Temari with elongated kiku flowers tutorial

A couple of days ago Judy asked for the directions of how to make a temari with slightly modified and elongated kiku flowers. Here is a tutorial!

Green modified kiku temari

Start with a temari base (I chose the orange ball today) and divide it into eight sectors (Simple 8, S8 division) with an obi center line. Here is a great tutorial on how to do it.

Balls for temari embroidery Continue reading »

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Temari earrings

Temari earringsI’ve tried several times to find a practical implementation for my temari passion. As for now, I’ve made temari for interior design, temari for Halloween and Christmas, and here is yet another thing you could do with small temari balls.

So here are my newly made silver earrings with two temari pendants.

I had some tribal patterns in mind, with purple and green being the basic colors, when making these particular balls. They may look big on photos, but actually they are only about an inch in diameter and weight 4,5 grams each.

More images: Continue reading »

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Black temari with fans

I’m not sure, that this pattern is really about fans, but anyway this black temari looks nice in it 🙂 It’s really simple and made with the basic kiku stitches. All eight sides of the balls are different in color.
Black temari with colored fans

It is the first temari that my cat not only payed attention to, but actually stole and tried to hide somewhere. Cats!

More photos: Continue reading »

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Green-orange kiku temari

I picked the idea for this mari from my summer workshop sensei. The design is a very simple modified kiku pattern with kiku “petals” varying in length.

Green modified kiku temari

This is the first temari I embroidered in thin satin thread, which was quite a challenge in itself. Anyway the result was worth it! More images: Continue reading »

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Basic temari patterns: kiku (chrysanthemum)

Pink chrysanthemum temari

Temari with kiku pattern

Kiku, or the chrysanthemum, is one of the most common patterns for a temari ball along with spindles and squares. It can be designed in various sizes and colors, but the basics are the same.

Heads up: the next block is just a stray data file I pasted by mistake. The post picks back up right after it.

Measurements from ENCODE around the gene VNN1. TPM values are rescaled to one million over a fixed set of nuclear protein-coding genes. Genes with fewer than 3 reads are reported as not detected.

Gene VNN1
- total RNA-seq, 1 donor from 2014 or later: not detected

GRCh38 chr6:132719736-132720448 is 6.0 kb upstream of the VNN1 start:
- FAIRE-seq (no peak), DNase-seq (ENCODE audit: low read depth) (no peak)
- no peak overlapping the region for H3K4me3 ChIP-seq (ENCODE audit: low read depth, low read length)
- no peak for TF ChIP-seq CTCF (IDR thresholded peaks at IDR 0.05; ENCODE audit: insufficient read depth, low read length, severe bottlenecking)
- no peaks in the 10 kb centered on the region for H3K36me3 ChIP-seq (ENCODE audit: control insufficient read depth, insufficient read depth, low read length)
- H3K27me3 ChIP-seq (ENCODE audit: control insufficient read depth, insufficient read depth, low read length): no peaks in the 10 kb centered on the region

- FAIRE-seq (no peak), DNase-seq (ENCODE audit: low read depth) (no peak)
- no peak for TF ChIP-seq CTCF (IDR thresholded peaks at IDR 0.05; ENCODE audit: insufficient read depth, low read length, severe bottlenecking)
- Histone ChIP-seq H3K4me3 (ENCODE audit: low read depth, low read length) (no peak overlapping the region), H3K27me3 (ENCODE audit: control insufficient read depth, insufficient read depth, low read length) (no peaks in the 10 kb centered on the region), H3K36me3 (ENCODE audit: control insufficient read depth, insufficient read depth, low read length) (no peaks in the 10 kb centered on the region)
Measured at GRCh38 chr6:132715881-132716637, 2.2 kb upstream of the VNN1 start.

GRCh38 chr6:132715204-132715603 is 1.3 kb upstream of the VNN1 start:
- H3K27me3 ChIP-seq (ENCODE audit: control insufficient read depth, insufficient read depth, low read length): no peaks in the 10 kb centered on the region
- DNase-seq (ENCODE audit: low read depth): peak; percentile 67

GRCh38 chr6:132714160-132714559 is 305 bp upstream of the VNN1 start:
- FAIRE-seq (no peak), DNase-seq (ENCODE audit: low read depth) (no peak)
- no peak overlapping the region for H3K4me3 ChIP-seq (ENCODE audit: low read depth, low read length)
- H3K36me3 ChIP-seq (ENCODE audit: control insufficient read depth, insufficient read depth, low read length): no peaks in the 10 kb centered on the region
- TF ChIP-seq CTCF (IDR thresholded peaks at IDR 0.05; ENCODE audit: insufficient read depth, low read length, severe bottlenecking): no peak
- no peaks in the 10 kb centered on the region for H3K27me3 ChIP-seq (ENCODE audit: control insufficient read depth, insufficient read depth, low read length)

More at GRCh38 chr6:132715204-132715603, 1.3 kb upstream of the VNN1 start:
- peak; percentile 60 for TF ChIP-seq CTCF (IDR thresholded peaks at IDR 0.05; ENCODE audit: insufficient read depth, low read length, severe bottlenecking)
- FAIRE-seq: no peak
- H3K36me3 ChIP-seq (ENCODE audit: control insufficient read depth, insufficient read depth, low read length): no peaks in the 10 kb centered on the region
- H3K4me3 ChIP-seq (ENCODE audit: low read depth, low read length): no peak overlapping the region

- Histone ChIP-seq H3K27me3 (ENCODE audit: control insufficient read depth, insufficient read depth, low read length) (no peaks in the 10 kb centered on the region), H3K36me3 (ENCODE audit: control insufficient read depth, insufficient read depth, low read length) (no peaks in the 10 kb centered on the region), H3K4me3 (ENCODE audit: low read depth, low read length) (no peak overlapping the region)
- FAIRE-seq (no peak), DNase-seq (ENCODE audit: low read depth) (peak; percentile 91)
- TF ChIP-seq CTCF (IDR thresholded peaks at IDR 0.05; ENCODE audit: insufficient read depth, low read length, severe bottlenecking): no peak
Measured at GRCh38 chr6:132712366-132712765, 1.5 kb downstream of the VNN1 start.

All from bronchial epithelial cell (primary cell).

Kiku is stitched with Uwagake Chidori (zig zag) stitch, which is quite easy to master. Though it is not recommended by most temari teachers, it is still easier to think of uwagake chidori as of a modified herringbone stitch. It is better to learn kiku pattern on even simple divisions like S8 or S10 with an obi (center line).

I will use a lot of words to describe what to do, but recommend you to start with the pictures (than maybe you won’t need all the text :))

The marking lines on illustrations are colored in gray and shown parallel for convenience.

First row.

Temari kiku pattern - row 1

Start 5 mm from the north pole of your mari, to the left of the marking thread 1 as close to it as possible, and go down to the right side of thread 2 (over both 1 and 2). Make a tiny stitch under thread 2 and emerge again on the left side of it to go over 2 and 3 to the top right side of thread 3. Make a tiny stitch under thread 3 (again, it should be 5 mm from the north pole) and go down again to the right side of marking thread 4. Continue to make a finished round of stitches.

(Optional: Repeat the row starting at the top of thread 2)

Second row.

Temari kiku pattern - row 2

Start at the top left side of thread 1 and just a little bit below the stitches already made. Repeat going over 1 and 2 but step a couple of mm further down at the bottom. Make a tiny stitch under thread 2 and go over to the top right side of thread 3. Step one mm down from the previous stitches and make the top stitch a bit wider than the previous. You should always stitch under the marking thread and under previous stitches at the top of the design.

(Optional: After the whole round, repeat the row starting at the top of thread 2)

It may sound hard, but in fact you will get the hang of uwagake chidori stitches in no time. Usually it comes at the third or fourth round 🙂 This stitch type is used not only in the classical chrysanthemum, but also in abstract designs and butterflies patterns.

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